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'I look back at last year and I just had a blast': Q&A with Joe Pavelski

The 16-year NHL veteran expresses his excitement for the upcoming season and shares insight on his off-ice endeavors

by Mike Heika @MikeHeika / Senior Staff Writer

Stars forward Joe Pavelski is entering his 16th NHL season and his third with the Stars. The 37-year-old has logged 1,086 regular-season games and 161 more in the playoffs. He led the Stars in scoring with 51 points (25 goals, 26 assists) in 56 games last season and led all Dallas forwards in time on ice at 19:06 per game.

The native of Plover, Wisconsin has diversified his interests in recent offseasons, opening a LeanFeast franchise in Madison, and also co-founding and expanding a sports media company, TorchPro. Pavelski took the time recently to answer a few questions on the upcoming season, his passion for the game and his interests away from hockey.

Q: Can you discuss TorchPro and what your vision is for it?

Pavelski: TorchPro started as Kompany39, and we started it with the purpose of wanting to share information. It was almost like a digital hockey camp. We wanted youth fans to have access to players and share information. Then [CEO and Co-Founder] Matt [Fornatoro] took Kompany39 and then we rebranded it. It's a similar model, but in a way it's a digital agency that helps with social brand building. There are so many good stories in sports, and we want to be able to tell those stories. Hockey in general, we lack in that department. It's a compliment to the hockey players because they're more humble and they don't want to put themselves first, and I'm the same way. But there is a sense that it can be fun to share a few things and try to help people out. So our team works with guys to see what players want to do outside of hockey and then build that while they're still playing and while they're still very relevant in the sport. Because one day you'll be done, and it'll be easier to create the momentum if you have a head start. In a sense, you're just keeping the momentum going.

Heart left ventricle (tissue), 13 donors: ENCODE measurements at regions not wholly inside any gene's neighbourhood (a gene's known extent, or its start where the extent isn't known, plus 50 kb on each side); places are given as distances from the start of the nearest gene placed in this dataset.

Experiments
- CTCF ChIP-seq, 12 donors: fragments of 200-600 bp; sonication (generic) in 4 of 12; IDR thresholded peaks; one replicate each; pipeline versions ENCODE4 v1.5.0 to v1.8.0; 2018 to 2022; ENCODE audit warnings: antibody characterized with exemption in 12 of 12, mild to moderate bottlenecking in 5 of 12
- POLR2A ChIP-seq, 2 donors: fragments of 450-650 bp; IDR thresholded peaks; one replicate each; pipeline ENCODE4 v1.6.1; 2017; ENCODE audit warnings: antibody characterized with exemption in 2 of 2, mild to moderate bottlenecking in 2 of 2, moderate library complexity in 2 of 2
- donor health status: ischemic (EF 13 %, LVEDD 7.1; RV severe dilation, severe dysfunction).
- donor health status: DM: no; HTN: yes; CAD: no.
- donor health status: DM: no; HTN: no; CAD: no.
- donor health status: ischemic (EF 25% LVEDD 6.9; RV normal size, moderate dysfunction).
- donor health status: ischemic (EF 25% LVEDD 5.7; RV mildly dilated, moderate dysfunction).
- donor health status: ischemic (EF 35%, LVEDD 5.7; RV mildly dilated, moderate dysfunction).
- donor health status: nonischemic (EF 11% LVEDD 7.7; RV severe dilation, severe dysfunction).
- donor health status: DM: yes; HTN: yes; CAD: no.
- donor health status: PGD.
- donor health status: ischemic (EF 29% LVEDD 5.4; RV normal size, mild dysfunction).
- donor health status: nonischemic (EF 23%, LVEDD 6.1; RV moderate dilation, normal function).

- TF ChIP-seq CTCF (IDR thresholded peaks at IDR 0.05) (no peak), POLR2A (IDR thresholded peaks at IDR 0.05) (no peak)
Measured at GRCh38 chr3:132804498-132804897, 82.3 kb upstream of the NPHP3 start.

We've seen with the Players' Tribune and NHLPA articles that fans really enjoy hearing it directly from the players, so there does seem to be a market there.

Pavelski: Definitely. I love reading articles that are from the players. You can learn so much when they start talking about their experiences and how they've approached the game. We'll share that in the locker room or on the golf course, and this is just another way to tap into that. My favorite player was Brett Hull growing up, and I would've loved to have been able to watch a video on how he shot the puck, what he was thinking, so we're trying to make that possible now and create an avenue where athletes can share what they're thinking.